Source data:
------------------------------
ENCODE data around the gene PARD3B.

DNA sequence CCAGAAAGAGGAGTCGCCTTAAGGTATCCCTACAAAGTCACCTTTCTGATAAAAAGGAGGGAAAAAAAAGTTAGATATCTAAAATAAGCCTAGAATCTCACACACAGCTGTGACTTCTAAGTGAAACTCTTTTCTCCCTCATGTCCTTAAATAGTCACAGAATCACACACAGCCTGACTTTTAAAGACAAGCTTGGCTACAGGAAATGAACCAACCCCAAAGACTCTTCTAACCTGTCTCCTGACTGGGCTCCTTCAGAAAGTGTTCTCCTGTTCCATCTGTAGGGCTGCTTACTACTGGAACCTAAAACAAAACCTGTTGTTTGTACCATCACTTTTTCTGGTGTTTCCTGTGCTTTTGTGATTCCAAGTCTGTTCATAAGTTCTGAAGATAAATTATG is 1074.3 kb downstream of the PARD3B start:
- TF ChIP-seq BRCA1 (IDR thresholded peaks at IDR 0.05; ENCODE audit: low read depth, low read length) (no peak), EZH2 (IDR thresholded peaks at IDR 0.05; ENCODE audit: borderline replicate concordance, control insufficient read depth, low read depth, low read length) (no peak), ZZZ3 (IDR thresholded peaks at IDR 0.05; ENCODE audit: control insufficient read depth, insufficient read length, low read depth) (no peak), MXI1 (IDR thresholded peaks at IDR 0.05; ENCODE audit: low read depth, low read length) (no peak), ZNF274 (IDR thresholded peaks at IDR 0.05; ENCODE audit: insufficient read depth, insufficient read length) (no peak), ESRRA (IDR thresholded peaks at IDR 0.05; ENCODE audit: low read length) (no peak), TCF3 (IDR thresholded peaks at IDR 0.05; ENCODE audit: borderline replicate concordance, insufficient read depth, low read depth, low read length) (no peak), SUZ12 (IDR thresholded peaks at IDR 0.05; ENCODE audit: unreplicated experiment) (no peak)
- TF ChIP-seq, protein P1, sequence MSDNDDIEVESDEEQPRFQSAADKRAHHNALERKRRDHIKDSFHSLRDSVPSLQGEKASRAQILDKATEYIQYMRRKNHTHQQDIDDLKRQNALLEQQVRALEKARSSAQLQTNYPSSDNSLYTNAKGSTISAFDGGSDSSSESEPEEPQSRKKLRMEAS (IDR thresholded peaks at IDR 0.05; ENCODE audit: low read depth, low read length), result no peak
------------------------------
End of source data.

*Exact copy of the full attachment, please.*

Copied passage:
ENCODE data around the gene PARD3B.

DNA sequence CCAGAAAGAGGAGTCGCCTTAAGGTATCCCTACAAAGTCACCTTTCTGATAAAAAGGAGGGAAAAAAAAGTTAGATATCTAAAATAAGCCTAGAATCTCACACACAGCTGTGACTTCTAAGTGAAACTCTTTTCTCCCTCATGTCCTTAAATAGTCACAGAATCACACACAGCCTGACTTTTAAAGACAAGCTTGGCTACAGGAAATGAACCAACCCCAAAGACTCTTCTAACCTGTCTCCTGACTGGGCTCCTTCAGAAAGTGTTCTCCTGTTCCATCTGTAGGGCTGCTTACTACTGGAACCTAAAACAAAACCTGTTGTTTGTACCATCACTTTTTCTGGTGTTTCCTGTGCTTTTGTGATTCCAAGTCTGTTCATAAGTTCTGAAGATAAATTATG is 1074.3 kb downstream of the PARD3B start:
- TF ChIP-seq BRCA1 (IDR thresholded peaks at IDR 0.05; ENCODE audit: low read depth, low read length) (no peak), EZH2 (IDR thresholded peaks at IDR 0.05; ENCODE audit: borderline replicate concordance, control insufficient read depth, low read depth, low read length) (no peak), ZZZ3 (IDR thresholded peaks at IDR 0.05; ENCODE audit: control insufficient read depth, insufficient read length, low read depth) (no peak), MXI1 (IDR thresholded peaks at IDR 0.05; ENCODE audit: low read depth, low read length) (no peak), ZNF274 (IDR thresholded peaks at IDR 0.05; ENCODE audit: insufficient read depth, insufficient read length) (no peak), ESRRA (IDR thresholded peaks at IDR 0.05; ENCODE audit: low read length) (no peak), TCF3 (IDR thresholded peaks at IDR 0.05; ENCODE audit: borderline replicate concordance, insufficient read depth, low read depth, low read length) (no peak), SUZ12 (IDR thresholded peaks at IDR 0.05; ENCODE audit: unreplicated experiment) (no peak)
- TF ChIP-seq, protein P1, sequence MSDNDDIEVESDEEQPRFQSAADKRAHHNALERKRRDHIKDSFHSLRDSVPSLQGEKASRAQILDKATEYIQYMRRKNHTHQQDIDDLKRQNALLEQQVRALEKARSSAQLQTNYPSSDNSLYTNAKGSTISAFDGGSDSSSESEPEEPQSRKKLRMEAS (IDR thresholded peaks at IDR 0.05; ENCODE audit: low read depth, low read length), result no peak